Case Report A 50-year-old female patient without significant past medical history, presented with isolated GGT elevation (135U/L) and weigh loss (3Kg) in the past 6 months. Abdominal and pelvic MRI revealed a well-defined, round, hypervascular solid lesion, with 10mm, located in the pancreatic tail (Fig. 1). She was then referred to our clinical center. Figure 1. Abdominal and pelvic MRI – T2 (axial view): 10mm, well-defined, round, hypervascular solid lesion, located in the pancreatic tail. A 99mTc-sulfur colloid scintigraphy was done and did not show any uptake in the location of the lesion previously described (Fig. 2). Figure 2. 99mTc-sulfur colloid scintigraphy: no uptake in the location of the pancreatic lesion previously described. An EUS was therefore performed and a 12x7mm hypoechoic lesion was identified in the pancreatic tail. It was a round-shaped, well-defined, homogeneous intrapancreatic mass (Fig. 3). The lesion characterization was complemented by EUS-elastography, which displayed a homogeneous green elastographic pattern (Fig. 4). The remaining pancreas was unremarkable. EUS-FNB (Acquire – Boston Scientific; 25G, 1 pass) was performed. Figure 3. EUS (transgastric view): 12x7mm round-shaped, well-defined, hypoechoic, homogeneous lesion in the pancreatic tail. Figure 4. EUS – elastography (transgastric view): pancreatic solid lesion, with homogeneous green elastographic pattern. Quiz Discussion Cytoblock showed groups of CKAE1-AE3 negative and CD45 positive cells, supporting the diagnosis of an intrapancreatic accessory spleen (Fig. 5). Figure 5. Pathology – cytoblock (H&E; CKAE1-AE3; CD45): groups of CKAE1-AE3 negative and CD45 positive cells. Accessory spleen is a common benign congenital anomaly, with an […]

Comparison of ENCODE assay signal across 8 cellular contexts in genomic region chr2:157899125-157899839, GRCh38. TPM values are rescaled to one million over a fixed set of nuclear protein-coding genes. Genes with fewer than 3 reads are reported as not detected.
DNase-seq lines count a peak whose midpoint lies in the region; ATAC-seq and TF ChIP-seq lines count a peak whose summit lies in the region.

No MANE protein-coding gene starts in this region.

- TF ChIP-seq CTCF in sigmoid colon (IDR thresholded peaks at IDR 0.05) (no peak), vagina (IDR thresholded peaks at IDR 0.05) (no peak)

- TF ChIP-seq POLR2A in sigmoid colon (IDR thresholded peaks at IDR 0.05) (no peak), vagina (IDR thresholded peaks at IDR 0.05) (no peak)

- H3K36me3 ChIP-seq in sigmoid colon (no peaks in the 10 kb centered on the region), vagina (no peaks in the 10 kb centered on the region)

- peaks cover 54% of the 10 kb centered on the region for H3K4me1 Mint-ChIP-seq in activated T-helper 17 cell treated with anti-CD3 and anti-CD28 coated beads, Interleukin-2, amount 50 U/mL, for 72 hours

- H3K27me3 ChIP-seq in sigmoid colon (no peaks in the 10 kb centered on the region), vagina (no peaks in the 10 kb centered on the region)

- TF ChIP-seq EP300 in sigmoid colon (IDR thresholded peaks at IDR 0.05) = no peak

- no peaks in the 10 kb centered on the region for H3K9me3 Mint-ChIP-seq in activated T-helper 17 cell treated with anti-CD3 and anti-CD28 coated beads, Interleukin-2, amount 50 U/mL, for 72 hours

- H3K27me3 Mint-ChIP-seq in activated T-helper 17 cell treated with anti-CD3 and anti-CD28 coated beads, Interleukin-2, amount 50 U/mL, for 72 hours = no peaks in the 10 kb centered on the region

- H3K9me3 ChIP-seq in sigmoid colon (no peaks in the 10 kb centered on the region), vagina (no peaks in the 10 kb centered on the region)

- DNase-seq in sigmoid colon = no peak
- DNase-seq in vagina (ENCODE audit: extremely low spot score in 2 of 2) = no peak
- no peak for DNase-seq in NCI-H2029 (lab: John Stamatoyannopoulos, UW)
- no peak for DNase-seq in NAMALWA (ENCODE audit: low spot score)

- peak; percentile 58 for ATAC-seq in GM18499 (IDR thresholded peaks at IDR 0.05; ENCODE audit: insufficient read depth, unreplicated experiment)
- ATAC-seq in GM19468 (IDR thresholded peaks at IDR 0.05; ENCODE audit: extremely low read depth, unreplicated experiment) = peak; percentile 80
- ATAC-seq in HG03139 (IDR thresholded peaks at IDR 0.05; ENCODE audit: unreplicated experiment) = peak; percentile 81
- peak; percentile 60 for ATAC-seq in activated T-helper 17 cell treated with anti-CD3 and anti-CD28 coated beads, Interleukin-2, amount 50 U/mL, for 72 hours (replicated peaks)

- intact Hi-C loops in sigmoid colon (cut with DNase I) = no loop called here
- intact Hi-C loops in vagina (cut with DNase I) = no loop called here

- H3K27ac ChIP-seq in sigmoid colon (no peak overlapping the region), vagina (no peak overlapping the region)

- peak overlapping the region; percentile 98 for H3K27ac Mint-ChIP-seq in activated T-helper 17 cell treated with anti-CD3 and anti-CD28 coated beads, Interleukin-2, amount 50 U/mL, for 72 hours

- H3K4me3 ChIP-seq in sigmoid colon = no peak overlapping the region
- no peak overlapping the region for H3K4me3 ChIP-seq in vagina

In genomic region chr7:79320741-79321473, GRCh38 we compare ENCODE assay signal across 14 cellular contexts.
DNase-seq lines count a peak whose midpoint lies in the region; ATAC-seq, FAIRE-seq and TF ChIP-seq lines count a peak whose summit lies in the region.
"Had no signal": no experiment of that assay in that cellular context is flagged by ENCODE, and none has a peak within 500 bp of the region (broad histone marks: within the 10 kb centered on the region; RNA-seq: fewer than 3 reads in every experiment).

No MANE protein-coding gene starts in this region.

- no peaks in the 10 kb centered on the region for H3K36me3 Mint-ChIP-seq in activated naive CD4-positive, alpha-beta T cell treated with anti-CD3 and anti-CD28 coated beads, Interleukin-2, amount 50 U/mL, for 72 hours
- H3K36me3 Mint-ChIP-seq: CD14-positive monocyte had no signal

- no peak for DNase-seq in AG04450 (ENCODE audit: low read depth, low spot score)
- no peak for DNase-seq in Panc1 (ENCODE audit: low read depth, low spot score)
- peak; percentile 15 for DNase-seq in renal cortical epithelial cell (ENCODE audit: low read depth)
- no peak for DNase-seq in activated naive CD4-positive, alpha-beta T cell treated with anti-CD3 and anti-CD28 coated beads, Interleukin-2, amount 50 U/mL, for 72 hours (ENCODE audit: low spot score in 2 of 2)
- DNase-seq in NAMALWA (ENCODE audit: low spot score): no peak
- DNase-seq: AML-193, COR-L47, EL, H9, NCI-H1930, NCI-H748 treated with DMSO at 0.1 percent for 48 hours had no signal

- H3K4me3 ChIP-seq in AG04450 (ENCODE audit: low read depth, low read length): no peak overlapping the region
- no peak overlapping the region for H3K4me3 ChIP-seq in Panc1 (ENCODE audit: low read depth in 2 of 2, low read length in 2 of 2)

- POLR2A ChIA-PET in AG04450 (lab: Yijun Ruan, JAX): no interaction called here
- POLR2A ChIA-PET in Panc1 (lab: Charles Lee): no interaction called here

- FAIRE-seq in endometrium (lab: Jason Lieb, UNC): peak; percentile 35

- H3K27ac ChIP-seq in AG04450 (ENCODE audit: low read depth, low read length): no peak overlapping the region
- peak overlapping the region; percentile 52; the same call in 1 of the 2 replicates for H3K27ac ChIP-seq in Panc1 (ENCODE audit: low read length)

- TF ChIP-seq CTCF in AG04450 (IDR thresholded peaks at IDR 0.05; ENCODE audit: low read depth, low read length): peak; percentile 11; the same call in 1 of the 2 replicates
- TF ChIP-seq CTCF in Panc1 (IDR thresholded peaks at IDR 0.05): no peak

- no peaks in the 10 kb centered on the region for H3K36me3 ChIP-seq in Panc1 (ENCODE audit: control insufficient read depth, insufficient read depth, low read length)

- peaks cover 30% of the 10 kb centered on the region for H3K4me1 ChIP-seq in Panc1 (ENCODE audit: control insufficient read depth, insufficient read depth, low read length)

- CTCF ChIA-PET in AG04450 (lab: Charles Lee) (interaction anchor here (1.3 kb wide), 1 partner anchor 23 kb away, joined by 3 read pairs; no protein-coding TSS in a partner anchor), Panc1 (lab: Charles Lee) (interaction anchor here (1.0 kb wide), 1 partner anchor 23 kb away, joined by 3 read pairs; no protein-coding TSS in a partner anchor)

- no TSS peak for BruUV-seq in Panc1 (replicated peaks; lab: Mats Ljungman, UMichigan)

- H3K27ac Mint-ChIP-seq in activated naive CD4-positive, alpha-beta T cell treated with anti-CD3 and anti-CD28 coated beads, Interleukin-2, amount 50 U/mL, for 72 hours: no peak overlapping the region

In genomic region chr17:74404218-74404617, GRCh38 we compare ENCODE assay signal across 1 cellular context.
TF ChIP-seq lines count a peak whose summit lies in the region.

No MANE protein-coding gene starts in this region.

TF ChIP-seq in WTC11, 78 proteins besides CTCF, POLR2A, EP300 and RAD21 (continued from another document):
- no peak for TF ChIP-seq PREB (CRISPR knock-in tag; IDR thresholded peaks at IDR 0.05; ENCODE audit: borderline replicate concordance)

Case Report A 65-year old female was referred to our Gastroenterology Department due to persistent upper abdominal pain and significant weight loss (20Kg) over the previous year. CT revealed a large retroperitoneal hypodense mass, in contiguity with the pancreatic body and tail, with encasement of the celiac trunk and superior mesenteric artery. Endoscopic ultrasonography (EUS) documented an extensive retroperitoneal hypoechoic lesion encasing the aorta, celiac trunk, common hepatic artery (Figure 1) and superior mesenteric artery (Figure 2), without vascular invasion (hyperechoic vascular wall interface was preserved), causing minimal compression of the pancreas. Figure 1. Endoscopic ultrasonography (transduodenal view): retroperitoneal hypoechoic lesion encasing the common hepatic artery, causing minimal compression of the pancreas. Figure 2. Endoscopic ultrasonography (transgastric view): retroperitoneal hypoechoic lesion encasing the superior mesenteric artery (AMS), without vascular invasion (hyperechoic vascular wall interface was preserved). Transgastric EUS-guided FNB (22G, Acquire, Boston Scientific) of the retroperitoneal mass was performed, coursing anterior to the aorta between the celiac trunk and the superior mesenteric artery (Figure 3). Figure 3. Transgastric EUS-guided FNB (22G, Acquire, Boston Scientific) of the retroperitoneal mass. Quiz Discussion Biopsy revealed spindle-shaped tumor cells and clusters of ganglion cells, with an eccentric large round vesicular nucleus and prominent macro nucleoli, consistent with ganglioneuroma (Figure 4). Figure 4. Cytology (Magnification: 400x; scale bar corresponds to 50 µm): Spindle-shaped tumor cells and clusters of ganglion cells, with an eccentric large round vesicular nucleus and prominent macro nucleoli (arrows). The retroperitoneum can host a wide spectrum of pathologies, including a […]